Back Pain: Causes and Treatments

Back Pain: Causes and Treatments

Back Pain: Causes and Treatments

Back pain is one of the most common reasons people go to the doctor or miss work, and it is a leading cause of disability worldwide.
Lower Back pain is the most common complaint. However, the pain can present anywhere along the spine, from the neck down to the hips.
Back pain can range from a muscle aching to a shooting, burning, or stabbing sensation. In addition, the pain may radiate down your leg or worsen with bending, twisting, lifting, standing, or walking.

What could cause my back pain?

Back pain often develops without a cause that your doctor can identify with a test or an imaging study. Conditions commonly linked to back pain include:

  • Muscle or ligament strain. Repeated heavy lifting or a sudden awkward movement can strain back muscles and spinal ligaments. If you’re in poor physical condition, constant strain on your back can cause painful muscle spasms.
  • Bulging or ruptured disks. Disks act as cushions between the bones (vertebrae) in your spine. The soft material inside a disk can bulge or rupture and press on a nerve. However, you can have a bulging or ruptured disk without back pain. Disk disease is often found incidentally when you have spine X-rays for some other reason.
  • Arthritis. Osteoarthritis can affect the lower back. In some cases, arthritis in the spine can lead to a narrowing of the space around the spinal cord, a condition called spinal stenosis.
  • Osteoporosis. Your spine’s vertebrae can develop painful fractures if your bones become porous and brittle.
  • Sciatica. It’s the irritation of the nerve that runs from the lower back to the feet. This can cause pain, numbness, tingling, and weakness in the lower back, buttocks, legs, and feet.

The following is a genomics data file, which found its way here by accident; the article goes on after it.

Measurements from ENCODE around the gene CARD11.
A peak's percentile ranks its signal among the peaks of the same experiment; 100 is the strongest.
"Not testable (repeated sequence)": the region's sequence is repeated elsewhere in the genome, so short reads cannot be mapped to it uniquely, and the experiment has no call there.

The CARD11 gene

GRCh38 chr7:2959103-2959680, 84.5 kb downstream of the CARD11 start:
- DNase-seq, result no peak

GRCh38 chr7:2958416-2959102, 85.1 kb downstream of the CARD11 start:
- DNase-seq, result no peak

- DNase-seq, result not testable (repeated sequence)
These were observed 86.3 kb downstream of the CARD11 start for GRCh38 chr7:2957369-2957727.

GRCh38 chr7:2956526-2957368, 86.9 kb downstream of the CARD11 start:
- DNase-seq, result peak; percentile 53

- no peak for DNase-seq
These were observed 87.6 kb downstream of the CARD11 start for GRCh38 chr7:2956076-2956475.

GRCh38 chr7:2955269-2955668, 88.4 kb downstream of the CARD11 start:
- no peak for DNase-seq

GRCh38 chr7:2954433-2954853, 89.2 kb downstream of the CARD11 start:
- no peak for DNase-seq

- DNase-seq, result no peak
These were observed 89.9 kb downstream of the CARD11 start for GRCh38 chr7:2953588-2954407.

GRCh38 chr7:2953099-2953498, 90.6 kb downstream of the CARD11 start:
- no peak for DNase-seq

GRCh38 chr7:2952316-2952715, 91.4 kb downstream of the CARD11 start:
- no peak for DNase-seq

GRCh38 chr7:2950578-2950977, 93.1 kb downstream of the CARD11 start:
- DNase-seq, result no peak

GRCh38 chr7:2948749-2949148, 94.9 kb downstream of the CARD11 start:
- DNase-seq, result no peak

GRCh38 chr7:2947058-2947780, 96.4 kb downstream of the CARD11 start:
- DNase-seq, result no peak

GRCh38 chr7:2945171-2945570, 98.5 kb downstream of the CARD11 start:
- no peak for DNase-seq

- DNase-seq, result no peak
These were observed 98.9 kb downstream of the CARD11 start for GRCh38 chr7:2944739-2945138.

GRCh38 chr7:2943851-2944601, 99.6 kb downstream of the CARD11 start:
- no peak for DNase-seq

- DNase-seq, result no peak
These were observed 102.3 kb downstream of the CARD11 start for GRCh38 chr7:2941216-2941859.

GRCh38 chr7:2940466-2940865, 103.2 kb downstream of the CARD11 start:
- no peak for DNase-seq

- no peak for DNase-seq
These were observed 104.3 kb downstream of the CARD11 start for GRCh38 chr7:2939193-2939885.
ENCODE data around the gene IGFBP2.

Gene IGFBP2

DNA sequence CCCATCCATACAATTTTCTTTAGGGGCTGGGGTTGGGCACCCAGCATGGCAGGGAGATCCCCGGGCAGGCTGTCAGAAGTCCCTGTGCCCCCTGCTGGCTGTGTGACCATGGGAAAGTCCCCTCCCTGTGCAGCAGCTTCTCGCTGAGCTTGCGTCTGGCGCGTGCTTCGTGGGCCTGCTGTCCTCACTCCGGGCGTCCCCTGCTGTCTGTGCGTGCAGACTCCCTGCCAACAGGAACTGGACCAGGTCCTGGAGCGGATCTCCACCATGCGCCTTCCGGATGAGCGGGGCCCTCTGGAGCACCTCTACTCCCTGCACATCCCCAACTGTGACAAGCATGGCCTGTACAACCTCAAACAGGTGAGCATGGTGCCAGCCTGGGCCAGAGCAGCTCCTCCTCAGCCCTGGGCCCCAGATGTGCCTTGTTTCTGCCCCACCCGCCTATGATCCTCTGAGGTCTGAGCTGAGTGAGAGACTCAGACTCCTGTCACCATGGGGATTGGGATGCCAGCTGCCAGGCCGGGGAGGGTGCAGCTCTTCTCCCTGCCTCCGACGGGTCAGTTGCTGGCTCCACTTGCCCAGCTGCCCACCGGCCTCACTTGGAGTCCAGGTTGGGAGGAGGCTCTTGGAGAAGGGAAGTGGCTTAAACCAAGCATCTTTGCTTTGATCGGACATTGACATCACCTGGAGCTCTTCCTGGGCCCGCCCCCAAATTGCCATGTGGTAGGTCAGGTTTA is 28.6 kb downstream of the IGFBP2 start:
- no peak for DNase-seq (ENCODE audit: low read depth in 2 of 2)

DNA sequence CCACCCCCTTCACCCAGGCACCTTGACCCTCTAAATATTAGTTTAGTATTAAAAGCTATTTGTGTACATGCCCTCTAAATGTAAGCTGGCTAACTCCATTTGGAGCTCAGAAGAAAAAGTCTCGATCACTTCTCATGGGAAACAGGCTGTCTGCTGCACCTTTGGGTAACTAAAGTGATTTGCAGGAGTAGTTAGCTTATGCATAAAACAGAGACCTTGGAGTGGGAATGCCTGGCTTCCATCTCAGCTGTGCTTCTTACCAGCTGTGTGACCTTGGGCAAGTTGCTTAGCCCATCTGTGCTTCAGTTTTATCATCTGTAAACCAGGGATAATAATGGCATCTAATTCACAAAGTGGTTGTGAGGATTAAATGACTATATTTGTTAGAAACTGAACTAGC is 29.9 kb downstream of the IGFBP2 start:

What are the risk factors for back pain?

Anyone can develop back pain, even children and teens. These factors might put you at greater risk of developing back pain:

  • Age. Back pain is more common as you get older, starting around age 30 or 40.
  • Lack of exercise. Weak, unused muscles in your back and abdomen might lead to back pain.
  • Excess weight. Excess body weight puts extra stress on your back.
  • Improper lifting techniques. Using your back instead of your legs can lead to back pain.
  • Psychological conditions. People prone to depression and anxiety appear to have a greater risk of back pain.
  • Smoking. Smokers have increased rates of back pain. This may occur because smoking prompts more coughing, which can lead to herniated disks. Smoking can also decrease blood flow to the spine and increase the risk of osteoporosis.

How can I prevent back pain?

You might avoid back pain by improving your physical condition and learning and practising proper body mechanics.

To keep your back healthy and strong:

  • Exercise. Regular low-impact aerobic activities — those that don’t strain or jolt your back — can increase strength and endurance in your back and allow your muscles to function better. Walking and swimming can help you achieve this. A physiotherapist can help guide you with the most suitable routine.
  • Build muscle strength and flexibility. Abdominal and back muscle exercises, which strengthen your core, help condition these muscles so that they work together like a natural corset for your back.
  • Maintain a healthy weight. Being overweight strains back muscles. Trimming down your weight can prevent back pain.
  • Quit smoking. Smoking increases your risk of low back pain. The risk increases with the number of cigarettes smoked per day, so quitting should help reduce this risk.
Avoid movements that twist or strain your back. Learn how to use your body:
  • Stand smart. Don’t slouch. Maintain a neutral pelvic position. If you must stand for long periods, place one foot on a low footstool to take some of the load off your lower back and alternate feet. Good posture can reduce the stress on back muscles.
  • Sit smart. Choose a seat with good lower back support, armrests, and a swivel base. Placing a pillow or rolled towel in the small of your back can maintain its normal curve. Keep your knees and hips level. Change your position frequently, at least every half-hour.